In 1995, Plymouth released the first Neon. Throughout this time, the Neon was sold with either disc or drum brakes in the rear. Both types of brakes provide adequate stopping power for a small car, but disc brakes are easier to replace on your own. Read further to learn how.
Raise the Neon off the ground using a car jack. Balance the vehicle on all sides to prevent it from tipping. Keep kids and animals out of the area while servicing the car.2
Take off the rear wheels and remove the two pin bolts that connect the caliper to the steering knuckle guide. Turn the unattached end of the caliper away from the steering knuckle. Slide the caliper from underneath the steering knuckle and hang it from the upper control arm.3
Pry the outboard brake pad's retaining clip over the edge of the caliper and slip out the pad. Separate the inboard brake pad from the piston by pulling the retaining clip from its cavity.4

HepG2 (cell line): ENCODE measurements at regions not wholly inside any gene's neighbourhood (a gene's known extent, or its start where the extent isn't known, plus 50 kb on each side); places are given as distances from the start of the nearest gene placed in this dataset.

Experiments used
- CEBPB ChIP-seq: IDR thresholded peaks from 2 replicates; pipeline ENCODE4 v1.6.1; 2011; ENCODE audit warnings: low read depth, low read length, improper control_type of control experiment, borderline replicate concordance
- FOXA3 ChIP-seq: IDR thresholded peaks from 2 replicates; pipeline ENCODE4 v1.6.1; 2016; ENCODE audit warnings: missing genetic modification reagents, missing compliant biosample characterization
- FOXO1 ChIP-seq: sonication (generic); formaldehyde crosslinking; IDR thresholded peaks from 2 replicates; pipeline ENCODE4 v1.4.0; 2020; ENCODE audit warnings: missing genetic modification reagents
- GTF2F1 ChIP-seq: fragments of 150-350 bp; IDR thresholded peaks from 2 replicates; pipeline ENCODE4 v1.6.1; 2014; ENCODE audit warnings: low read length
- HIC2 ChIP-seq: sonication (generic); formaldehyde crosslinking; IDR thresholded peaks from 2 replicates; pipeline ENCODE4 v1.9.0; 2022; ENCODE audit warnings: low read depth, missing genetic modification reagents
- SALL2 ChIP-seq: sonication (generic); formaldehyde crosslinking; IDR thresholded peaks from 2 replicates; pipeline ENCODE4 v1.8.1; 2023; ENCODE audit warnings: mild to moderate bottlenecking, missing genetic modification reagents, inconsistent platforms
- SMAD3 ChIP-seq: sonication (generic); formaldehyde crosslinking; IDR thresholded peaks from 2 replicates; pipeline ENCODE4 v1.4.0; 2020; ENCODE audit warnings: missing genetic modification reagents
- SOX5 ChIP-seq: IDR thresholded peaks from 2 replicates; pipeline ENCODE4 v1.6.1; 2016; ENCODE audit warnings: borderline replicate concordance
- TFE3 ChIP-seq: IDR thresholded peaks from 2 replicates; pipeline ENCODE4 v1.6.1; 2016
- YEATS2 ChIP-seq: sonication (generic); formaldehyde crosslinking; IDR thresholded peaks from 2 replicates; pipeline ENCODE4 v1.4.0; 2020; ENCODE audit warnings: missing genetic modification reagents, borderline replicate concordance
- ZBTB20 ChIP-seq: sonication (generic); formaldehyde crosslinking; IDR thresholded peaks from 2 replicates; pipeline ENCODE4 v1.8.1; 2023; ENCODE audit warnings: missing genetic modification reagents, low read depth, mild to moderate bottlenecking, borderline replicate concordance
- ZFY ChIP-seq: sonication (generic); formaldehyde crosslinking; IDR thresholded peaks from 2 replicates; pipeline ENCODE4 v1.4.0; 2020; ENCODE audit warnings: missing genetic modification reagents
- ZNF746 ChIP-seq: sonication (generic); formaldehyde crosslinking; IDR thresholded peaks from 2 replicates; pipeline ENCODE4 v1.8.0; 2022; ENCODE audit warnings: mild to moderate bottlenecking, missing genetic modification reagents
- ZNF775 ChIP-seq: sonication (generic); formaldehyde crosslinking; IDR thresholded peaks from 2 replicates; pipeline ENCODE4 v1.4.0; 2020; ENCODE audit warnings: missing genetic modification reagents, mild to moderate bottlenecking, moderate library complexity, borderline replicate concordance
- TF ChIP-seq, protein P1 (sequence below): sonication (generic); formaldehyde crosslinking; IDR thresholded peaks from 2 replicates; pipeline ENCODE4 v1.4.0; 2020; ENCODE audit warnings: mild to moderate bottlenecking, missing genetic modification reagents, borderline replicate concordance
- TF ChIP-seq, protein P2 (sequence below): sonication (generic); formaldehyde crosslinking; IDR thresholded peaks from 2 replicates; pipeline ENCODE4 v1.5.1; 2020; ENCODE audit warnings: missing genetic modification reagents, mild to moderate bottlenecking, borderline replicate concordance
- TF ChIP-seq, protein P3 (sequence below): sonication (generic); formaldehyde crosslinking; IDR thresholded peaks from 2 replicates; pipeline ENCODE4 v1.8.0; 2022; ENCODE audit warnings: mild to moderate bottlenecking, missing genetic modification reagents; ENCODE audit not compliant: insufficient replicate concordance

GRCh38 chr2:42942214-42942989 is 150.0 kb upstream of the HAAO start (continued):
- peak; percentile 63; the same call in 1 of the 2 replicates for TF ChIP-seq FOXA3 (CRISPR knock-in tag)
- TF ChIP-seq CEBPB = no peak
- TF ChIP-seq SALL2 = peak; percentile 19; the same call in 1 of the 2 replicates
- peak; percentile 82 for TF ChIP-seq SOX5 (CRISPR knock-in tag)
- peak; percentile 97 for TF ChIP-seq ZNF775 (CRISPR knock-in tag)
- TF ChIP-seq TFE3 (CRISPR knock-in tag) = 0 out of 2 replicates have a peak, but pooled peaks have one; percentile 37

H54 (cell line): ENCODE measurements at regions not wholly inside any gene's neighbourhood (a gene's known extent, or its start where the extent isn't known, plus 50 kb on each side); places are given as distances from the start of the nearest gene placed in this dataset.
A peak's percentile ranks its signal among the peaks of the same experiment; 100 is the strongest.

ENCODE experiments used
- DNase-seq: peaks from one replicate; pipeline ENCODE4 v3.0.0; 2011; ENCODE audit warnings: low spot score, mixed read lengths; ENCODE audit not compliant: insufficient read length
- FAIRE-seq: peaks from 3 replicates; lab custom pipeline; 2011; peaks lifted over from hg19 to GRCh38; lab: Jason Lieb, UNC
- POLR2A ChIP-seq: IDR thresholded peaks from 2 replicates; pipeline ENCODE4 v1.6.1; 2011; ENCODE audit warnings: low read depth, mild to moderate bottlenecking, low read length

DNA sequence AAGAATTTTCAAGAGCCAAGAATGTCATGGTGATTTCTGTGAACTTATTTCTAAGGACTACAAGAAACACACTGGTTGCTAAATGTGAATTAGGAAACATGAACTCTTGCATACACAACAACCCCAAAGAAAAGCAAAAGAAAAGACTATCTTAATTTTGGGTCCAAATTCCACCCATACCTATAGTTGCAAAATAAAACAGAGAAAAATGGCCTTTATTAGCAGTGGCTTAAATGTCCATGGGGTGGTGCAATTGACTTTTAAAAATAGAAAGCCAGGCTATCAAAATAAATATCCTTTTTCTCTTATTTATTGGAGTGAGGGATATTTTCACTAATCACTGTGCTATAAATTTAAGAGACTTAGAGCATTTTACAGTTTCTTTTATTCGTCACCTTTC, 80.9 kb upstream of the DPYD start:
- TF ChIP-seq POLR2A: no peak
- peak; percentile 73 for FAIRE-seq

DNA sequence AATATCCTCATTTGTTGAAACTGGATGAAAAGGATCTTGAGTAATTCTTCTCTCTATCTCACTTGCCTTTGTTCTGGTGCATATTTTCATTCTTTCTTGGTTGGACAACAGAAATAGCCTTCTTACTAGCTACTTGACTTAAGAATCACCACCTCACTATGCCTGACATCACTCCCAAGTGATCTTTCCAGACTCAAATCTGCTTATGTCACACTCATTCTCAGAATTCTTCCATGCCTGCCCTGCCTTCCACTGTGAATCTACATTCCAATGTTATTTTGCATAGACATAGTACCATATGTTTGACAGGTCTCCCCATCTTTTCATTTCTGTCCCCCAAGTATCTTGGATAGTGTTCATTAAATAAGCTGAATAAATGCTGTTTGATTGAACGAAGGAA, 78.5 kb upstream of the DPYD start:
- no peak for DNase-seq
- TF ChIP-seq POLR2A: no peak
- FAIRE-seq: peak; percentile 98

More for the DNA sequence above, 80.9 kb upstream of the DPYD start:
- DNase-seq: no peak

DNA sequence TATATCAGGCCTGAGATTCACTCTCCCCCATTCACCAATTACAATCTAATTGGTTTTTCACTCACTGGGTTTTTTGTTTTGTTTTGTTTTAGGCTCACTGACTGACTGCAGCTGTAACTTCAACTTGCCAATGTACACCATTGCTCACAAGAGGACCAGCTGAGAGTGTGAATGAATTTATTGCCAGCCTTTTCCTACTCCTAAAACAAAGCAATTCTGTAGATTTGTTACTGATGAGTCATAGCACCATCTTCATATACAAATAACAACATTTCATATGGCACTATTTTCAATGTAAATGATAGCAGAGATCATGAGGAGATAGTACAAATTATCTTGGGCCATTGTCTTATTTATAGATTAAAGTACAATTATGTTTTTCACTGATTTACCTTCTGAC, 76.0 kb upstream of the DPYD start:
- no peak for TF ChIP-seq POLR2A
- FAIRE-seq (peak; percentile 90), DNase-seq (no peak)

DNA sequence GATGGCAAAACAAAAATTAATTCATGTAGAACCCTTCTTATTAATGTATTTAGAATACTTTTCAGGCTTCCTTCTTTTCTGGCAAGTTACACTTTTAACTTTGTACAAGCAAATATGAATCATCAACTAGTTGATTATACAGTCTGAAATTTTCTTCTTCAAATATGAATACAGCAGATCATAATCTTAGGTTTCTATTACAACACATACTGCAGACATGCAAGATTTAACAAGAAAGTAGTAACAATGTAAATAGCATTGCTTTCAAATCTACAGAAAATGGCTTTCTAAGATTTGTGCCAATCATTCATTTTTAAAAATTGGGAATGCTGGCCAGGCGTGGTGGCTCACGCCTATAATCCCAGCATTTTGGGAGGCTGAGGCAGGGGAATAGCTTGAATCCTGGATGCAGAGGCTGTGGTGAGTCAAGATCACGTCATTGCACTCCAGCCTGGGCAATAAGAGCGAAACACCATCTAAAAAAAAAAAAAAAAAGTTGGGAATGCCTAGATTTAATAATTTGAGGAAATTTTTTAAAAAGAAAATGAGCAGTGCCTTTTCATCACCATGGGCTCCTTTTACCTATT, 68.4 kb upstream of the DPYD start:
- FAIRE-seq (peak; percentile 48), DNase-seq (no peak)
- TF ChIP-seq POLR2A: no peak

Inspect the caliper for brake fluid in or around the boot as this may signify a leak in the piston seal. If you detect damage or leakage, take apart the caliper and replace the seal and boot. Check the caliper pin bushings and replace if dry or damaged.5
Compress the piston into the caliper using a C-clamp. Press the new inboard brake shoe into the caliper using both thumbs. Insert the outboard brake shoe in the caliper making sure the retaining clip sits firmly in the depressed area. Remove the C-clamp.6
Grease the adapter caliper slide abutments using a multipurpose lubricant. Lower the caliper and brake shoes over the brake rotor until the caliper's bottom edge catches the back side of the caliper slide abutment. Turn the top of the caliper back into mounting position.7
Replace the caliper pin bolts and tighten with a torque wrench to 16 ft. lb. Put the wheels back on and tighten the lug nuts with a torque wrench to 100 ft. lb. Lower the Neon, and then seat the brake pads by pumping the brake pedal until firm.